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Motherhood in Crayfish, A personal observation

Please welcome back Frank Indiviglio to That Fish Blog. Frank gives his unique perspective on another interesting, sometimes aquarium inhabitant, the crayfish.

Freshwater crayfish, found on all continents except Africa and Antarctica (the southeastern United States, home to 80% of the world’s species, is a hotspot of crayfish diversity), are often purchased as an “oddity” or scavenger to add to the aquarium. However, these active Crustaceans make fascinating pets in their own right and are well worth more attention. I will write more about the specifics of crayfish care in future articles, but would now like to recount my experience with the maternal instincts of one species, the red swamp crayfish, Procambarus clarkii.

It is difficult to house crayfish in groups, as they tend to consume tank-mates that have recently molted (newly-molted crayfish are soft and defenseless). I was, therefore, fortunate in having the opportunity to observe a female with her young in an aquarium. I came across her while she was traveling overland (they do this on occasion) between ponds at the Prospect Park Zoo in NYC. In typical crayfish fashion, several dozen young clung to the swimmerets (feathery organs) on her underside. (Note: the red swamp crayfish is native to the southeastern USA but widely introduced elsewhere. Non-native crayfish cause serious problems in many parts of the world – please do not release unwanted pet crayfish).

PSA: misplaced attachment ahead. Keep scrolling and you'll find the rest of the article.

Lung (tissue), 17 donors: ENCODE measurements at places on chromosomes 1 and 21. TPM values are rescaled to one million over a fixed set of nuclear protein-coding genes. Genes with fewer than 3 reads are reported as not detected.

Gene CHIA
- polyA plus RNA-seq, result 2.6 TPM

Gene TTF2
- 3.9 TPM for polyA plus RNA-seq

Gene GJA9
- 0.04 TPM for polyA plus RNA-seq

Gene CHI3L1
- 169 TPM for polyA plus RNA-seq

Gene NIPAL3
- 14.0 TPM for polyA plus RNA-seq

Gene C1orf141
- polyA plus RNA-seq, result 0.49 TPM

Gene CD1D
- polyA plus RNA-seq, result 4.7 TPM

Established in a 5 gallon aquarium, the female soon became quite bold and allowed me a peek at her version of maternal care. Any disturbance caused her to rear up, claws extended towards the threat – she definitely seemed more aggressive than crayfish I had kept in the past. The young remained on the swimmerets for over two weeks and then began making short feeding forays on their own but, to my surprise, returned unerringly to their mother after eating. At this point they also began to scamper about the rest of her body, sometimes covering most of her head from view. Knowing of this creature’s pugnacious disposition, I wondered when her “patience” would reach its limit. That limit came after about three weeks, when she promptly began devouring the prodigy she had so carefully nurtured until then. The survivors took refuge in the hiding spots (cracked clay flower pots) that I had provided for them, after which I moved the group to a larger aquarium.

A number of crayfish species are readily available and do well in aquariums. Particularly interesting are stream-dwelling forms, such as the red-tip crayfish, Orconectes erichsonianus, which seem determined to re-arrange every stone in their tank in an effort to establish the perfect home. Others you might consider are the P. alleni, a blue strain of which has been developed for the pet trade, dwarf species such as O. compressus, and the bright blue Australian yabbie, Cherax quadricarinatus.

I’ll write again soon and highlight other species. Until then, I’d appreciate hearing about your own experiences.

A good deal of interesting information, including a key to help you identify the crayfish you may come across, is sponsored by the Carnegie Museum of Natural History:
www.iz.carnegiemnh.org/crayfish/Keys/index2.htm

Thank you, Frank.

4 comments

  1. avatar

    Frank,